|| ||John Stultz <john.stultz-AT-linaro.org> |
|| ||NeilBrown <neilb-AT-suse.de> |
|| ||Re: [PATCH 0/3] Volatile Ranges (v7) & Lots of words |
|| ||Tue, 02 Oct 2012 15:38:24 -0700|
|| ||LKML <linux-kernel-AT-vger.kernel.org>,
Andrew Morton <akpm-AT-linux-foundation.org>,
Android Kernel Team <kernel-team-AT-android.com>,
Robert Love <rlove-AT-google.com>, Mel Gorman <mel-AT-csn.ul.ie>,
Hugh Dickins <hughd-AT-google.com>,
Dave Hansen <dave-AT-linux.vnet.ibm.com>,
Rik van Riel <riel-AT-redhat.com>,
Dmitry Adamushko <dmitry.adamushko-AT-gmail.com>,
Dave Chinner <david-AT-fromorbit.com>,
Andrea Righi <andrea-AT-betterlinux.com>,
"Aneesh Kumar K.V" <aneesh.kumar-AT-linux.vnet.ibm.com>,
Mike Hommey <mh-AT-glandium.org>, Taras Glek <tglek-AT-mozilla.com>,
Jan Kara <jack-AT-suse.cz>,
KOSAKI Motohiro <kosaki.motohiro-AT-gmail.com>,
Michel Lespinasse <walken-AT-google.com>,
Minchan Kim <minchan-AT-kernel.org>,
Christoph Hellwig <hch-AT-infradead.org>|
|| ||Article, Thread
On 10/02/2012 12:39 AM, NeilBrown wrote:
> On Fri, 28 Sep 2012 23:16:30 -0400 John Stultz <firstname.lastname@example.org> wrote:
>> After Kernel Summit and Plumbers, I wanted to consider all the various
>> side-discussions and try to summarize my current thoughts here along
>> with sending out my current implementation for review.
>> Also: I'm going on four weeks of paternity leave in the very near
>> (but non-deterministic) future. So while I hope I still have time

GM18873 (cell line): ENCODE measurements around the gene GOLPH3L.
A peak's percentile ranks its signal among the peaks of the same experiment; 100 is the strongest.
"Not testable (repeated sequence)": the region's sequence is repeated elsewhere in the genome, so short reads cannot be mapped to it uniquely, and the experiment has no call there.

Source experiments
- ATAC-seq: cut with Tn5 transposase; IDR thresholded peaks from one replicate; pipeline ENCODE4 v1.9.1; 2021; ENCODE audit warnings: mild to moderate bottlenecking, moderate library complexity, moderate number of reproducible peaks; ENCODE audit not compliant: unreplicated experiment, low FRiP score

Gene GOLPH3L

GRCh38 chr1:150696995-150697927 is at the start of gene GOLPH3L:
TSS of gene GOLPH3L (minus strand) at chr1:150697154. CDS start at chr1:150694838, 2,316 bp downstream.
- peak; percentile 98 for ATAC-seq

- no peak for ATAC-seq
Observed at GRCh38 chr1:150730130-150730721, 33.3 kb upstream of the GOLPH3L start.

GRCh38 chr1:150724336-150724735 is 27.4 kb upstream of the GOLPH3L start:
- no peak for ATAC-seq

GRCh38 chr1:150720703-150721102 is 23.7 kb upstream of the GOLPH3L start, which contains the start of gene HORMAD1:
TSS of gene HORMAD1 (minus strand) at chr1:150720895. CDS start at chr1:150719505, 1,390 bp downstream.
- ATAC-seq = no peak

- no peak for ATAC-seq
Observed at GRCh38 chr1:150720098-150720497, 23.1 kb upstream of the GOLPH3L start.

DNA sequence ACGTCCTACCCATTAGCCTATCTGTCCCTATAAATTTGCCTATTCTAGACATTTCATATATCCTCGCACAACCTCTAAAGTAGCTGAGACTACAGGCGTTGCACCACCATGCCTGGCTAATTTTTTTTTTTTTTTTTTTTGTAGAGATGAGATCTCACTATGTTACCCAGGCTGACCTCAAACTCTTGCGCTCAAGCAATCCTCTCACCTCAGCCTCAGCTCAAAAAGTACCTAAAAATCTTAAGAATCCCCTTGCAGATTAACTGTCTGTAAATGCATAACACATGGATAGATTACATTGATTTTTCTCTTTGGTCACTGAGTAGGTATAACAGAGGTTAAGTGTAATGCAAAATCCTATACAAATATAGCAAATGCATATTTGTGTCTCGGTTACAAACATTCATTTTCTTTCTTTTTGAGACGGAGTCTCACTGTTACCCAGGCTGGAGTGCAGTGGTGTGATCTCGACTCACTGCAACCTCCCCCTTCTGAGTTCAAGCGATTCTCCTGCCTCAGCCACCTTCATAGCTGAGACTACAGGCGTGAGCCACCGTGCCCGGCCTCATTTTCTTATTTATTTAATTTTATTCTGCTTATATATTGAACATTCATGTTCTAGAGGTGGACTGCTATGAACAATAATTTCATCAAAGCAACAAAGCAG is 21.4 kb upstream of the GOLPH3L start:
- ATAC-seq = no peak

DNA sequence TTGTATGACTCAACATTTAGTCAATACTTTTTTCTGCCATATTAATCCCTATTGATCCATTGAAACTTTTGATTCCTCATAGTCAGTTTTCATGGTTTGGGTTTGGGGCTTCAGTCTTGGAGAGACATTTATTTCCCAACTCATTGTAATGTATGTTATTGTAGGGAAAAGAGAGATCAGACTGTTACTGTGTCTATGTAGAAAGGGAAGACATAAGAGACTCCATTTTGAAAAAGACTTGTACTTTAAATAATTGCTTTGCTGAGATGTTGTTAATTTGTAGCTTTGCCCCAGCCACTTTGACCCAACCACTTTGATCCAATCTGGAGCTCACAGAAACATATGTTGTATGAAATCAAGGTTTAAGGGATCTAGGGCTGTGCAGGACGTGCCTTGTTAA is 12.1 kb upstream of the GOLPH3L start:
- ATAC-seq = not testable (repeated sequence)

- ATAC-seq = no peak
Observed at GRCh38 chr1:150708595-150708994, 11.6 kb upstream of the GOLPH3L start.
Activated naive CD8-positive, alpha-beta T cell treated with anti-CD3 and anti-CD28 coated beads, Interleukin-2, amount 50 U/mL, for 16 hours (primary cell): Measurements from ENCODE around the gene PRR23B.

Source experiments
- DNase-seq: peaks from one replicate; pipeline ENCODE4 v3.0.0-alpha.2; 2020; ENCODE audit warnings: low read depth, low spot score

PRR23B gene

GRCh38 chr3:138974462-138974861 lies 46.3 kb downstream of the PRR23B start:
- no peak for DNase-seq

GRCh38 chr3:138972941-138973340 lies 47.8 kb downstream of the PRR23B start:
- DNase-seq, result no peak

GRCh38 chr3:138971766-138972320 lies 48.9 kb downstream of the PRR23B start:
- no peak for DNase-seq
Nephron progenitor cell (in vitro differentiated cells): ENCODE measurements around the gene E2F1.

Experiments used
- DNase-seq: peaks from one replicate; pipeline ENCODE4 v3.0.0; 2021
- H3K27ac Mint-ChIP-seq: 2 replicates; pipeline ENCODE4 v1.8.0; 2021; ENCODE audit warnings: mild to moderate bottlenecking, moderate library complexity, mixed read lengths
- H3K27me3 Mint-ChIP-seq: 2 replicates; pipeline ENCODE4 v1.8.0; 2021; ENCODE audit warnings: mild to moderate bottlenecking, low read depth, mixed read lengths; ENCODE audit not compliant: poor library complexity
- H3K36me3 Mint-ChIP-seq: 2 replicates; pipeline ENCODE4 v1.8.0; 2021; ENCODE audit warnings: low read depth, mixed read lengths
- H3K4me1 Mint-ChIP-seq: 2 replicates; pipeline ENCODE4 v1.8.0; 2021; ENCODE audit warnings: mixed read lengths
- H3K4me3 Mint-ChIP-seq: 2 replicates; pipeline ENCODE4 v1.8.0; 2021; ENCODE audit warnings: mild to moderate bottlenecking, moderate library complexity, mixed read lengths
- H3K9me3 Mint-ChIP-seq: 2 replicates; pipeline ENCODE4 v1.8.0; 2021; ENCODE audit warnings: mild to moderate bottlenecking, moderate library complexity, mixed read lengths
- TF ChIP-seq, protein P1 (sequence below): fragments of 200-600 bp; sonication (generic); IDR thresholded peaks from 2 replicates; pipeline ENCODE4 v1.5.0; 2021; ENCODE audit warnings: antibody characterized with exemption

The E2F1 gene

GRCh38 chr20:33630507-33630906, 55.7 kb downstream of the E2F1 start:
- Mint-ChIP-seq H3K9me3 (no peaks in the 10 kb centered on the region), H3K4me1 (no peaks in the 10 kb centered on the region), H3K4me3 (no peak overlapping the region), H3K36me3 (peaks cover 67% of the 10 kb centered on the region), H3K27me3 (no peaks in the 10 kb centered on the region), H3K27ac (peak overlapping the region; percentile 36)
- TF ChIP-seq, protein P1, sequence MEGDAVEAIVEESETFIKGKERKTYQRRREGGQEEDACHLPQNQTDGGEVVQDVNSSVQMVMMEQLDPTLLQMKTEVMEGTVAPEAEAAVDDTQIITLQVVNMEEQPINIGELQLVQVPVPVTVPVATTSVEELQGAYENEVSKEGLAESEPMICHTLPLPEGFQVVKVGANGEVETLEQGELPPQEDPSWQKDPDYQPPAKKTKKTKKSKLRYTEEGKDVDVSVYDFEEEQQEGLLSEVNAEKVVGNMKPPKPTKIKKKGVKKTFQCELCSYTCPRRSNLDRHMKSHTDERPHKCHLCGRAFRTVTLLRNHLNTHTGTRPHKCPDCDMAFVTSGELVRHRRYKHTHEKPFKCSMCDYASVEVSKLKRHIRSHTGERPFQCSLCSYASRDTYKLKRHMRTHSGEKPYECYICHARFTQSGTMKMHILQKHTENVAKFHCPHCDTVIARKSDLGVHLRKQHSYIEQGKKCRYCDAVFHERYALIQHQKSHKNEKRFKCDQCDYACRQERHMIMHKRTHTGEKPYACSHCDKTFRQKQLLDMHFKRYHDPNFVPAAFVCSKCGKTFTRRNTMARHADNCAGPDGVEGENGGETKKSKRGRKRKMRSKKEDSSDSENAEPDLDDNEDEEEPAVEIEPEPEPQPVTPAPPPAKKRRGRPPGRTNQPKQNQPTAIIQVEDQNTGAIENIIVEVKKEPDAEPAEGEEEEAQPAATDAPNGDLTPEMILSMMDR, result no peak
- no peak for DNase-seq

>> for some discussion, I may have to deal with fussier complaints
>> then yours. :) In any case, you'll have more time to chew on
>> the idea and come up with amazing suggestions. :)
> I wonder if you are trying to please everyone and risking pleasing no-one?
> Well, maybe not quite that extreme, but you can't please all the people all
> the time.
So while I do agree that I won't be able to please everyone, especially
when it comes to how this interface is implemented internally, I do want
to make sure that the userland interface really does make sense and
isn't limited by my own short-sightedness. :)
> For example, allowing sub-page volatile region seems to be above and beyond
> the call of duty. You cannot mmap sub-pages, so why should they be volatile?
Although if someone marked a page and a half as volatile, would it be
reasonable to throw away the second half of that second page? That seems
unexpected to me. So we're really only marking the whole pages specified
as volatlie, similar to how FALLOC_FL_PUNCH_HOLE behaves.
But if it happens that the adjacent range is also a partial page, we can
coalesce them possibly into an purgable whole page. I think it makes
sense, especially from a userland point of view and wasn't really
complicated to add.
> Similarly the suggestion of using madvise - while tempting - is probably a
> minority interest and can probably be managed with library code. I'm glad
> you haven't pursued it.
For now I see this as a lower priority, but its something I'd like to
investigate. As depending on tmpfs has issues since there's no quota
support, so having a user-writable tmpfs partition mounted is a DoS
opening, especially on low-memory systems.
> I think discarding whole ranges at a time is very sensible, and so merging
> adjacent ranges is best avoided. If you require page-aligned ranges this
> becomes trivial - is that right?
True. If we avoid coalescing non-whole page ranges, keeping
non-overlapping ranges independent is fairly easy.